The new Tristan nodded slowly. “Okay then.”
And with that, Amaro and Tristan left to figure out their real wish as they lived in their new lives.
When Amaro got back to Tristan’s house, Tristan’s parents were about to head to their restaurant next door.
“Tristan! I saved some breakfast for you in the kitchen. After you finish eating, come help us at the restaurant.”
“Okay, mom. Thanks for the food!” Heading into the kitchen, Amaro’s mouth watered at the large plate of eggs and bacon. It had been a really long time since he had eaten a good meal. Outside, Tristan’s mom whispered to Tristan’s dad, “Tristan thanked me! He’s finally coming to his senses.”
Meanwhile, Tristan trudged through the dark alleys of the town. He saw a cat perched on top of a closed trash bin, sniffing its contents. Tristan lifted the lid, and the cat immediately dove in and hopped back out with the remains of a fish in his mouth. Holding his nose, Tristan peaked into the trash can. There was a disposable plate filled with pizza crusts, and Tristan cringed as he took it out. “I guess this is my breakfast today.”
Back in Tristan’s house, Amaro had finished breakfast and headed next door to Tristan’s family restaurant. Once he walked into the kitchen, Tristan’s dad said, “You’re just in time. We’ve got a bunch of dishes ready. You can take them to the customers.”
Amaro was excited, but also a little apprehensive. Would the customers be nice and thank him? Or would they ignore him like they ignored him in the alleys?
With a dish in each hand, Amaro went out from the kitchen. Immediately, people turned to look at him with excitement in their eyes. Amaro had never been looked at this way before. In the alleys, people usually shied away from him or looked at him with pity or disgust. Here, he knew the people mostly cared about the food he was carrying, but it felt nice to attract others’ attention, even if they looked away in disappointment when they realized the dish wasn’t for them.
After setting down one of the dishes, the customer glanced at him, muttering a quick “Thank you” before looking back at his phone. Another customer barely even acknowledged him and continued animatedly talking with his friends. But to Amaro, he felt like he was finally doing something that felt valuable.
Back in the alleys, Tristan had finished his pizza and was lying against a wall. The cat that he had helped earlier sat on a cardboard box next to him. After a while, the cat went out of the alley, and Tristan followed it, wondering where it was going to go. Finally, the cat stopped in front of another closed trash can. The cat turned to look back at Tristan, as if it were waiting for something. Realizing that he was now the cat’s designated trash can opener, he held his breath and lifted the lid. This time, the cat pulled out a bag of chips and someone’s half-eaten burger.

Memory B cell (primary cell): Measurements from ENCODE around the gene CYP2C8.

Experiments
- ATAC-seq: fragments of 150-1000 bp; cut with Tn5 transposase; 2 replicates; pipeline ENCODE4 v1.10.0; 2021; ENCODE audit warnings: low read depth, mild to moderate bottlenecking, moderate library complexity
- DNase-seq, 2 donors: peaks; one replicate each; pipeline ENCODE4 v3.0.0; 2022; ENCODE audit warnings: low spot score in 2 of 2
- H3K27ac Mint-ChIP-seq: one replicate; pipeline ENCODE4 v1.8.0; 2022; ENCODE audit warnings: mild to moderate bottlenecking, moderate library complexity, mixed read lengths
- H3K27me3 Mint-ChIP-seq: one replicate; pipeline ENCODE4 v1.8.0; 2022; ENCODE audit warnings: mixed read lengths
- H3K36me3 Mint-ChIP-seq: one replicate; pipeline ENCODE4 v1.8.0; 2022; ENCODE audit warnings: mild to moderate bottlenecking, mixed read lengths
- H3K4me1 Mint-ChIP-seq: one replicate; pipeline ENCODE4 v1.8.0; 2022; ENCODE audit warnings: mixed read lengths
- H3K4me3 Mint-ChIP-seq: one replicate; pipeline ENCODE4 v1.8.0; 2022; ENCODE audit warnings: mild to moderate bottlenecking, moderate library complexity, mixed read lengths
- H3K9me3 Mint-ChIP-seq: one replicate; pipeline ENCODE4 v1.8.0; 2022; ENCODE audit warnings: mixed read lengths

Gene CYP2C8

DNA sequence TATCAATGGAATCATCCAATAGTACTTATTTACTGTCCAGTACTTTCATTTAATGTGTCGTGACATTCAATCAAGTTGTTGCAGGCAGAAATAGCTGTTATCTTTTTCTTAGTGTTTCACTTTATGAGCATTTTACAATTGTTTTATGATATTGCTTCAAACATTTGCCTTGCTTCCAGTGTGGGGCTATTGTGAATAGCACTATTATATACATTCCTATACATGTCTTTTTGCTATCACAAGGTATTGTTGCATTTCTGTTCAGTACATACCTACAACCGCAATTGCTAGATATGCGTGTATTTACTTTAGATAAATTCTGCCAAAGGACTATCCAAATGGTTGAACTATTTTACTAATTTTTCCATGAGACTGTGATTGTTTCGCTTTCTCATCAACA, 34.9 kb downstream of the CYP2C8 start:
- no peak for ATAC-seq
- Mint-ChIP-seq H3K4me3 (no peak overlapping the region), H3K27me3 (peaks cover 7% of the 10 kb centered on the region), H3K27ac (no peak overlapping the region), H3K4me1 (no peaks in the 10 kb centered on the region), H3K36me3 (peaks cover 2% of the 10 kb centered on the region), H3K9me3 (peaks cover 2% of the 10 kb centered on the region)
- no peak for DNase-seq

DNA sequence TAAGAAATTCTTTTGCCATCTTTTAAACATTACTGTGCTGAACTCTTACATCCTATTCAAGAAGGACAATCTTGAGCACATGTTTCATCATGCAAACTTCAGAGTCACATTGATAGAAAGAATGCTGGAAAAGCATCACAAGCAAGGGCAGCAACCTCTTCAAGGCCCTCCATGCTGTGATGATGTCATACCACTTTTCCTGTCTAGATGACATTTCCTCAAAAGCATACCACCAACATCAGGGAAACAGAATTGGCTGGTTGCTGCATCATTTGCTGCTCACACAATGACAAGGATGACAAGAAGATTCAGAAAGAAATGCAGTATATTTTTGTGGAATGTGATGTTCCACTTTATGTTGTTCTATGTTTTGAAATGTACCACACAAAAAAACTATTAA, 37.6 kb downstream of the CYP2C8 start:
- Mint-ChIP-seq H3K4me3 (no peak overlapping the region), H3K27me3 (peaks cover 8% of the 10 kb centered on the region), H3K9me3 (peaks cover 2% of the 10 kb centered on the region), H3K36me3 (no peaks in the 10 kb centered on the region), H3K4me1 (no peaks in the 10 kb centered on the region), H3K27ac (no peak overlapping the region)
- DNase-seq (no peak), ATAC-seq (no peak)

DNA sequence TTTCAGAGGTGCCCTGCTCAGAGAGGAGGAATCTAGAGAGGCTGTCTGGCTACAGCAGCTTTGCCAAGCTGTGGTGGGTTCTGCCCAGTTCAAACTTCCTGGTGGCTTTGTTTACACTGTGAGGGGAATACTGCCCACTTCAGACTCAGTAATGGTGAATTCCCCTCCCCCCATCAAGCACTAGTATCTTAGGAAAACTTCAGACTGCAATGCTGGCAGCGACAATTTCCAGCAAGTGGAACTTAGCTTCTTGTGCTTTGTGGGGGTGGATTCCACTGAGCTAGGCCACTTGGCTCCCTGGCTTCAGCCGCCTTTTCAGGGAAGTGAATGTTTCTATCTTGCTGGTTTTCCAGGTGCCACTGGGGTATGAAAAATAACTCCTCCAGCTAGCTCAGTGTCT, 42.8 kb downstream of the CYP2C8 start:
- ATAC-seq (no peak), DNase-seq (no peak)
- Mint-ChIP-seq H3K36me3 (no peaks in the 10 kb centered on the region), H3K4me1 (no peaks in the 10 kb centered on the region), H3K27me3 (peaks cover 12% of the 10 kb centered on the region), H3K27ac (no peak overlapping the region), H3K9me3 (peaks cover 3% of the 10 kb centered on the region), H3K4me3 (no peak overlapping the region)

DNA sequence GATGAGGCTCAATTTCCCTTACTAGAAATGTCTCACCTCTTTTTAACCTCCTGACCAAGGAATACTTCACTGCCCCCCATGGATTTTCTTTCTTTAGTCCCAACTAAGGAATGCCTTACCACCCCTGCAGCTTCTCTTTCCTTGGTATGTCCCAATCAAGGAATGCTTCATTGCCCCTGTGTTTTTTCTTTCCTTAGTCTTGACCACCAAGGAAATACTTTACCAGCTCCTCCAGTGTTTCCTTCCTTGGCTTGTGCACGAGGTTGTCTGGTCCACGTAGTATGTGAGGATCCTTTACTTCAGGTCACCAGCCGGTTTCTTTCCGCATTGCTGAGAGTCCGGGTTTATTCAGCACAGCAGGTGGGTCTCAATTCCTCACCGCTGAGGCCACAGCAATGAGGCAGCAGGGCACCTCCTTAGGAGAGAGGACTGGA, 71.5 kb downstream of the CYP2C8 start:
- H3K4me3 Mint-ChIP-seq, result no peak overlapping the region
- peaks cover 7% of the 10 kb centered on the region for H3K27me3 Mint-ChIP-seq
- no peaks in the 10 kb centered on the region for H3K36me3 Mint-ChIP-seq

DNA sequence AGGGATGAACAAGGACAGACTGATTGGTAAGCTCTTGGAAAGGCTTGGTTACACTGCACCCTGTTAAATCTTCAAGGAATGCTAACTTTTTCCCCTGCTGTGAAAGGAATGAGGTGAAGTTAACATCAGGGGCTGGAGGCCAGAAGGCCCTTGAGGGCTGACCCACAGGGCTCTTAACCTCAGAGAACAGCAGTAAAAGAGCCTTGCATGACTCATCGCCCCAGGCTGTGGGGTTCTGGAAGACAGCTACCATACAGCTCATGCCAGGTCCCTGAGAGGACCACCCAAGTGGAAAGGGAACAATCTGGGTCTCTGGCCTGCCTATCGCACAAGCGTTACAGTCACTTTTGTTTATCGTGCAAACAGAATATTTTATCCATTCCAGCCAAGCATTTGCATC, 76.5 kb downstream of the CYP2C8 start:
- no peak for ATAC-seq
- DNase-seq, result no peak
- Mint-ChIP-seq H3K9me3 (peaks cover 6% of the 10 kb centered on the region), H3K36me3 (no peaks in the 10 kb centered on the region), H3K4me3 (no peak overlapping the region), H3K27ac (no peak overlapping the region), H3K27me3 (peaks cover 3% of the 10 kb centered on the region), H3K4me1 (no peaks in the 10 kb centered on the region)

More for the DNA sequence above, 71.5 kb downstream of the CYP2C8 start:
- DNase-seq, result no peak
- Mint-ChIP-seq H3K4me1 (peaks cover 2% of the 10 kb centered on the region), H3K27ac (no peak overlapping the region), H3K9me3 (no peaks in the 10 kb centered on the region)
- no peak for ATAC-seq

From then on, Tristan accompanied the cat on scavenger hunts for food. During their scavenger hunts, Tristan started to pay more attention to his surroundings. Each day at around meal times, he hid behind various bushes and walls, waiting for people to throw some leftovers out. For the rest of the day, he and the cat would venture to various parts of town, searching for food. Sometimes they found a treasure trove of food, only to discover that they would need to compete with raccoons and rats, or share with other poor folks. And there were days when they couldn’t find anything to eat at all. As the days passed, Tristan missed his old life where food was abundant and easily accessible. But to his surprise, living on the streets and going on adventures with the cat actually made him feel more alive than he had ever felt before.
After a week of helping out at the restaurant, Amaro found himself enjoying the work. Tristan’s parents let him help out with any task, happy that their son was finally immersed in the family business. Besides being a waiter, Amaro had also swept the floor, cleaned up tables, washed the dishes, and chopped vegetables. Gradually, he realized that what made his new life so satisfying wasn’t the abundance of wealth but the opportunity to do useful work and the way Tristan’s parents treated him. To him, their nagging made him feel loved and cared for.